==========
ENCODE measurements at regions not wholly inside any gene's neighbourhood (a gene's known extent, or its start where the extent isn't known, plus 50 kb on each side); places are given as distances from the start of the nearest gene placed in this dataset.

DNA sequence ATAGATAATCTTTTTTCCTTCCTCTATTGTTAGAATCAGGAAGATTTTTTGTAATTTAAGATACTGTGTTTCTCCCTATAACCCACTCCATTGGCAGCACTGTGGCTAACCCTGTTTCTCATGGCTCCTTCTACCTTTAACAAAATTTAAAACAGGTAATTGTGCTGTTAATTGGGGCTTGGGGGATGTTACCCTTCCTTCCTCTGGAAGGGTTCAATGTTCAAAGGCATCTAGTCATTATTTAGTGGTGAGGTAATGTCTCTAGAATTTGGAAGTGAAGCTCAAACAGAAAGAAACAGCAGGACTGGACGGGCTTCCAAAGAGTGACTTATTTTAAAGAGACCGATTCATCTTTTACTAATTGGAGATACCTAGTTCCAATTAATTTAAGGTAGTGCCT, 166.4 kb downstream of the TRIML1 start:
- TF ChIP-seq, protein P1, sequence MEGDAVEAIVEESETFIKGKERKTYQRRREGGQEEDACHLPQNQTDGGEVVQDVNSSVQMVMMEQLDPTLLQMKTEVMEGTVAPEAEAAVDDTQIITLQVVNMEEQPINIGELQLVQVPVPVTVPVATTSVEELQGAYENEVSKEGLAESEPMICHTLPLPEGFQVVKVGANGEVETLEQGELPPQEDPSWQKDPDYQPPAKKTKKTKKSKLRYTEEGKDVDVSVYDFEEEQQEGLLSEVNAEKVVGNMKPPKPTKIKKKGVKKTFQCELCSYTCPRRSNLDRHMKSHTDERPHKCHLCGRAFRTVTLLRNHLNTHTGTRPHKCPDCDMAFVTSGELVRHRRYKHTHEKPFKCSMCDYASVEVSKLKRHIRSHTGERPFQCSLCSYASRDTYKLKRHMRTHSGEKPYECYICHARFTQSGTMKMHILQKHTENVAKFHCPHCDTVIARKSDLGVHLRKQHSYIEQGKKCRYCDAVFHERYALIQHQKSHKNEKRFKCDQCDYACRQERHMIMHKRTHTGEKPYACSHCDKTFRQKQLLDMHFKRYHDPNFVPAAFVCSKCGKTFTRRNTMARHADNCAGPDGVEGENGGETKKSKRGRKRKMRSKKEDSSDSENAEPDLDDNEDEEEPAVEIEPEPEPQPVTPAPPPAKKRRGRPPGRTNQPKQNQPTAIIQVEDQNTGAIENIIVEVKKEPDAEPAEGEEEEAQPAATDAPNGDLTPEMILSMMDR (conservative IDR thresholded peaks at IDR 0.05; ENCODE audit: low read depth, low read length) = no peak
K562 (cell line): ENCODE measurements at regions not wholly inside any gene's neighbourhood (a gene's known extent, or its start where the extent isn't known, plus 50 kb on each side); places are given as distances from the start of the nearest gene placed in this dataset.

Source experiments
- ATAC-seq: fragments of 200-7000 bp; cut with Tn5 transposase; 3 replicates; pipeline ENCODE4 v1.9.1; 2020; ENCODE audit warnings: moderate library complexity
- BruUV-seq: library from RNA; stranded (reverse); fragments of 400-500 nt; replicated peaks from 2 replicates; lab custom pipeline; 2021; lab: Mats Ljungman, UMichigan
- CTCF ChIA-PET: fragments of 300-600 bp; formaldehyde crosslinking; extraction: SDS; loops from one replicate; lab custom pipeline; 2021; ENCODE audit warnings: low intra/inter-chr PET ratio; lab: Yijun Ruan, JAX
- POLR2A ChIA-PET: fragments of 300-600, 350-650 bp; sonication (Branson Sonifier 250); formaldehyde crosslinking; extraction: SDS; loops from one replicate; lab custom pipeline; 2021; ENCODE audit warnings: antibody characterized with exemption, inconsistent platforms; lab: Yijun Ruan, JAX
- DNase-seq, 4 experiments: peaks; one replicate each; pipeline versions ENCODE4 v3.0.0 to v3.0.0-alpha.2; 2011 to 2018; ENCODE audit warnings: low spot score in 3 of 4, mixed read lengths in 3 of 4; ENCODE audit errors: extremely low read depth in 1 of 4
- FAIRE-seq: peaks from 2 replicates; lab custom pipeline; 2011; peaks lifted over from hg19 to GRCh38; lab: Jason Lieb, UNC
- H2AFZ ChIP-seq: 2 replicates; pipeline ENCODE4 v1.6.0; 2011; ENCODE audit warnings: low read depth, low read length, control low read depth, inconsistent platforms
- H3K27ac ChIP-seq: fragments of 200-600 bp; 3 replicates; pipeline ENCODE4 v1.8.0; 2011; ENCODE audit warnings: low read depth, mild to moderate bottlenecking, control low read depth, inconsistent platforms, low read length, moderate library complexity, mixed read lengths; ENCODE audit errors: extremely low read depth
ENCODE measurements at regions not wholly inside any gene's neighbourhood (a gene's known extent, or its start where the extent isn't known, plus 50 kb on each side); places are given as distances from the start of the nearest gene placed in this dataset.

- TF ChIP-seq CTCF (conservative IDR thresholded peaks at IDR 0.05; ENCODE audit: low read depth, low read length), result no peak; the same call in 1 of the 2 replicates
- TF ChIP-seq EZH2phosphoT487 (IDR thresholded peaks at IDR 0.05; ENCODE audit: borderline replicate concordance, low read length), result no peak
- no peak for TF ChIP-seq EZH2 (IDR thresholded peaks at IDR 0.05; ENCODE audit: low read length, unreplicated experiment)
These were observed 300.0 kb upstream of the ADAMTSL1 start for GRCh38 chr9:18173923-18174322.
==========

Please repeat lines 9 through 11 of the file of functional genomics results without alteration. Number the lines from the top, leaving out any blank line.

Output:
- POLR2A ChIA-PET: fragments of 300-600, 350-650 bp; sonication (Branson Sonifier 250); formaldehyde crosslinking; extraction: SDS; loops from one replicate; lab custom pipeline; 2021; ENCODE audit warnings: antibody characterized with exemption, inconsistent platforms; lab: Yijun Ruan, JAX
- DNase-seq, 4 experiments: peaks; one replicate each; pipeline versions ENCODE4 v3.0.0 to v3.0.0-alpha.2; 2011 to 2018; ENCODE audit warnings: low spot score in 3 of 4, mixed read lengths in 3 of 4; ENCODE audit errors: extremely low read depth in 1 of 4
- FAIRE-seq: peaks from 2 replicates; lab custom pipeline; 2011; peaks lifted over from hg19 to GRCh38; lab: Jason Lieb, UNC